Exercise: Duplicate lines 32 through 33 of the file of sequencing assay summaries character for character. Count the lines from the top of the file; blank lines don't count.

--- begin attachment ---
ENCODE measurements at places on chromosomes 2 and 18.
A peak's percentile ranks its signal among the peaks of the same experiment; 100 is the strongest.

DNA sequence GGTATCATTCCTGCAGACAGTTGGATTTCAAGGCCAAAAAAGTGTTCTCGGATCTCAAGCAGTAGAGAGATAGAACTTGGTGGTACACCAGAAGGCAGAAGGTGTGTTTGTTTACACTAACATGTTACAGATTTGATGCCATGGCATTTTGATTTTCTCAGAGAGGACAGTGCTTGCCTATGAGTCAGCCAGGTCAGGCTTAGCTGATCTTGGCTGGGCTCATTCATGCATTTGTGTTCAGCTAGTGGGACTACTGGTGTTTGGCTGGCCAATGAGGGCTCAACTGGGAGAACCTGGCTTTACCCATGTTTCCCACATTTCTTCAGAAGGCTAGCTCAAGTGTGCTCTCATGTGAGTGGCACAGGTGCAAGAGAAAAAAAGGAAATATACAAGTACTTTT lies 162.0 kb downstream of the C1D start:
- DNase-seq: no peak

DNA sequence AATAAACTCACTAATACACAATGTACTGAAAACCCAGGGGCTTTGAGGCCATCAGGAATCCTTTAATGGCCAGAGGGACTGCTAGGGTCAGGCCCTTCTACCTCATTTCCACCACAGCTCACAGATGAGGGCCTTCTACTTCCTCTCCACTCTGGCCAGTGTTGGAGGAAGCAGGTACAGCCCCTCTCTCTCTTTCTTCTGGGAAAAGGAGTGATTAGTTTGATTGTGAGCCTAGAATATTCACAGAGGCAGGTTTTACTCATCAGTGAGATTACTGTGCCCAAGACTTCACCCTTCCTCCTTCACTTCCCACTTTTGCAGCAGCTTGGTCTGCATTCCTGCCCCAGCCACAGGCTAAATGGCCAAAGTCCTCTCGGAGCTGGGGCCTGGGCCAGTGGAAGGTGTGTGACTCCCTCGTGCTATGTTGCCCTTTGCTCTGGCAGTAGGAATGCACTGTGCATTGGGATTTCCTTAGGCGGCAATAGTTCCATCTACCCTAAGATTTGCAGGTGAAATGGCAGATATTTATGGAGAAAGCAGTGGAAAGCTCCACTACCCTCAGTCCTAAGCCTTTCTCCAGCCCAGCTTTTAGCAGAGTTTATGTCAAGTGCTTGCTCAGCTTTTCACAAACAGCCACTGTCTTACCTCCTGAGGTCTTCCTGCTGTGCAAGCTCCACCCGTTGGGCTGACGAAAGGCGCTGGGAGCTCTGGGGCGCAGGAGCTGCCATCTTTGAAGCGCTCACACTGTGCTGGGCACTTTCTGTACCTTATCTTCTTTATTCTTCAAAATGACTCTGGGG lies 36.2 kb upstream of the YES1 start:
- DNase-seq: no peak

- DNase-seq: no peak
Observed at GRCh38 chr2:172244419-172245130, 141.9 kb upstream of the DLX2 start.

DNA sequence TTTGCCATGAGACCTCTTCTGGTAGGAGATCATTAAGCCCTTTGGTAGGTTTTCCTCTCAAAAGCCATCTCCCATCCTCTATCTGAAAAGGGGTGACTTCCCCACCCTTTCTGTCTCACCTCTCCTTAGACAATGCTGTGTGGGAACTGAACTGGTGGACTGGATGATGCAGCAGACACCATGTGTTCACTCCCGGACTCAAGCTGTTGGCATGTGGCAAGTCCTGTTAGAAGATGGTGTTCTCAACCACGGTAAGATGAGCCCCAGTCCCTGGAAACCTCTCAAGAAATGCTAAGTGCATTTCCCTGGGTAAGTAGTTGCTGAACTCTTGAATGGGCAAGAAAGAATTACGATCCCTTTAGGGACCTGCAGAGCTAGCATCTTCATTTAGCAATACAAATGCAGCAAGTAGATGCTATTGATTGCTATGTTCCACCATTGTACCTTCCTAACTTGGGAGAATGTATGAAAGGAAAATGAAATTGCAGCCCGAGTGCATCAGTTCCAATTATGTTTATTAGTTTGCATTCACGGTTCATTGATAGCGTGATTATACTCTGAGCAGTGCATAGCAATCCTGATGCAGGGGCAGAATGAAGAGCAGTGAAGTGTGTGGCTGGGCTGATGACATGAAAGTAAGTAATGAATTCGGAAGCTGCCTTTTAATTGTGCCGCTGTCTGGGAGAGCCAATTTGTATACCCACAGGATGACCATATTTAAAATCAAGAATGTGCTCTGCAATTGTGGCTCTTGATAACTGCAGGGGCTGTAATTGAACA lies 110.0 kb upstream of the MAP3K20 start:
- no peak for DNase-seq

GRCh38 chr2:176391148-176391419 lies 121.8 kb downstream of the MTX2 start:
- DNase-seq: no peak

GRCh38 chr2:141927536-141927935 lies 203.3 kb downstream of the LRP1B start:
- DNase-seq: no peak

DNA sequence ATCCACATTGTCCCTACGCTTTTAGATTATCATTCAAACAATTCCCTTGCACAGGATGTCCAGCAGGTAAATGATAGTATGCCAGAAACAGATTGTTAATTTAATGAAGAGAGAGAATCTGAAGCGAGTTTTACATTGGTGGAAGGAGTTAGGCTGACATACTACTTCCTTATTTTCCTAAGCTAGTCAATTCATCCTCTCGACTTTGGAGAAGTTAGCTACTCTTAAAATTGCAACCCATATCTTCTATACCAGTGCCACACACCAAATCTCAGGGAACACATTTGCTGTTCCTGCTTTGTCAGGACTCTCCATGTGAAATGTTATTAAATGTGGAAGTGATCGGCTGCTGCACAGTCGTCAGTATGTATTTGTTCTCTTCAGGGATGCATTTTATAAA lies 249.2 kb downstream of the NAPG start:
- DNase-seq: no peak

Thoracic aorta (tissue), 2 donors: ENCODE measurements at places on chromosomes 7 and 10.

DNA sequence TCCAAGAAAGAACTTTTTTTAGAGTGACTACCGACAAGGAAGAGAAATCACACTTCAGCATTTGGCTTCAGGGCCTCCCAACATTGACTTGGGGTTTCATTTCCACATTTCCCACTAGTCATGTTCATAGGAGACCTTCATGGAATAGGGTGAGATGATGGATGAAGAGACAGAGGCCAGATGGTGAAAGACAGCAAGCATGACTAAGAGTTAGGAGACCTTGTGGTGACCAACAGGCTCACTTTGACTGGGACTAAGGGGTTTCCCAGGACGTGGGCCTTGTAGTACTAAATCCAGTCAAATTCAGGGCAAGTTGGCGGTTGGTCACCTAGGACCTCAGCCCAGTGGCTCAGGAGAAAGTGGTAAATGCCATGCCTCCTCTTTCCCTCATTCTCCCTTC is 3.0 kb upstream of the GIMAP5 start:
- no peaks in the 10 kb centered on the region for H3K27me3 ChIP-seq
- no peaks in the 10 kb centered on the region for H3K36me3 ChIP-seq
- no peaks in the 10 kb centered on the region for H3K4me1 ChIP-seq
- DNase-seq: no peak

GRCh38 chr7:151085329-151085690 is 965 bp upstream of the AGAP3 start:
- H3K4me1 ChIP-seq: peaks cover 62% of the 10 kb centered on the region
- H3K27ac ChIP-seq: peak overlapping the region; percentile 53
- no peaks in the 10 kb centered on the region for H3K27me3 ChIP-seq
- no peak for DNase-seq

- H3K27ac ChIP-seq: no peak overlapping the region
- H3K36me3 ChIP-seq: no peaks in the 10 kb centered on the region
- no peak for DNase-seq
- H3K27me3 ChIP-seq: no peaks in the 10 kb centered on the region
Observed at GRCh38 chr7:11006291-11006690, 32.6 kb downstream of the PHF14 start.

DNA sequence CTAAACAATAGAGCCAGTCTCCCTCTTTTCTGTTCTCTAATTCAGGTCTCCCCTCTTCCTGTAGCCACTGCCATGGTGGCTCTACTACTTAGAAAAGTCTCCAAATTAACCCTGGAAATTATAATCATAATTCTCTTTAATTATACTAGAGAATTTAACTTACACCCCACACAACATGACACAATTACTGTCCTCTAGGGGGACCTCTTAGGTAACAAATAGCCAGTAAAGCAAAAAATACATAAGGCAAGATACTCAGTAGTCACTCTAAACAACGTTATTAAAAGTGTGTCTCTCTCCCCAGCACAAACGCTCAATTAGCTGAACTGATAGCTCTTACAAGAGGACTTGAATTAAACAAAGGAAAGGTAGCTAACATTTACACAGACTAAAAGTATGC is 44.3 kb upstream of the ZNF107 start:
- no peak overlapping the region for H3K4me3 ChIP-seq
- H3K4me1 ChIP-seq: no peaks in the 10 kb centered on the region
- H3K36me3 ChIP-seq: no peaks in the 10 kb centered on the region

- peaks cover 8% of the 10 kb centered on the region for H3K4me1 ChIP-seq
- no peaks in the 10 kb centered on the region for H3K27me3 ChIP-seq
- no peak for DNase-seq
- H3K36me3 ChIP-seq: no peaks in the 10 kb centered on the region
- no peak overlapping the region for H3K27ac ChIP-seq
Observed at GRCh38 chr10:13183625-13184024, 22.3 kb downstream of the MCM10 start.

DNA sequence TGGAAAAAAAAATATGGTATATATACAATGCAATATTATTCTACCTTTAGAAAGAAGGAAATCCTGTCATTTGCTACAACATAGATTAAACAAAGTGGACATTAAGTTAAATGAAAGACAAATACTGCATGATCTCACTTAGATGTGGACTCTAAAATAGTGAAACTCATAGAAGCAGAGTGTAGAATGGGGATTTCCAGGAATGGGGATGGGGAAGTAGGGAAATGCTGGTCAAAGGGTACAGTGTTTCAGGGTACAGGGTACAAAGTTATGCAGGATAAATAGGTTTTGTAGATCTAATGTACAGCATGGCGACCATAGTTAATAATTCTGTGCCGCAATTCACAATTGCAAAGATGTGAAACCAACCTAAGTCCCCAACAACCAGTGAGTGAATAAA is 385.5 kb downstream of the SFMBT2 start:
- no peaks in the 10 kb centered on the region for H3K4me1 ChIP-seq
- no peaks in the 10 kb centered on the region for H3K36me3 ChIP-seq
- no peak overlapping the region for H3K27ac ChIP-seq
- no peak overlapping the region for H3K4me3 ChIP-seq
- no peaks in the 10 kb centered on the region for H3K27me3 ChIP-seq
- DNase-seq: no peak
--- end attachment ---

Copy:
Observed at GRCh38 chr7:11006291-11006690, 32.6 kb downstream of the PHF14 start.

DNA sequence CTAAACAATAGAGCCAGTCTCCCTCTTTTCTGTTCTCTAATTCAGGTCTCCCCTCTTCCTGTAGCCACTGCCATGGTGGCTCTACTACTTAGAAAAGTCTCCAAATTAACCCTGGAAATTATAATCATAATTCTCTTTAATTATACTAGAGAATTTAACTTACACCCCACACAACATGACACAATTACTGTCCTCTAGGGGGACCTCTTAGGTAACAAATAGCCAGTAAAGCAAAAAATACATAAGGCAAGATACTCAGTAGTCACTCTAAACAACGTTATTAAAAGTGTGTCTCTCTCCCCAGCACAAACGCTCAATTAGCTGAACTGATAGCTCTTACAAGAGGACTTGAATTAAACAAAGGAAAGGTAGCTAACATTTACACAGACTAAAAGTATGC is 44.3 kb upstream of the ZNF107 start: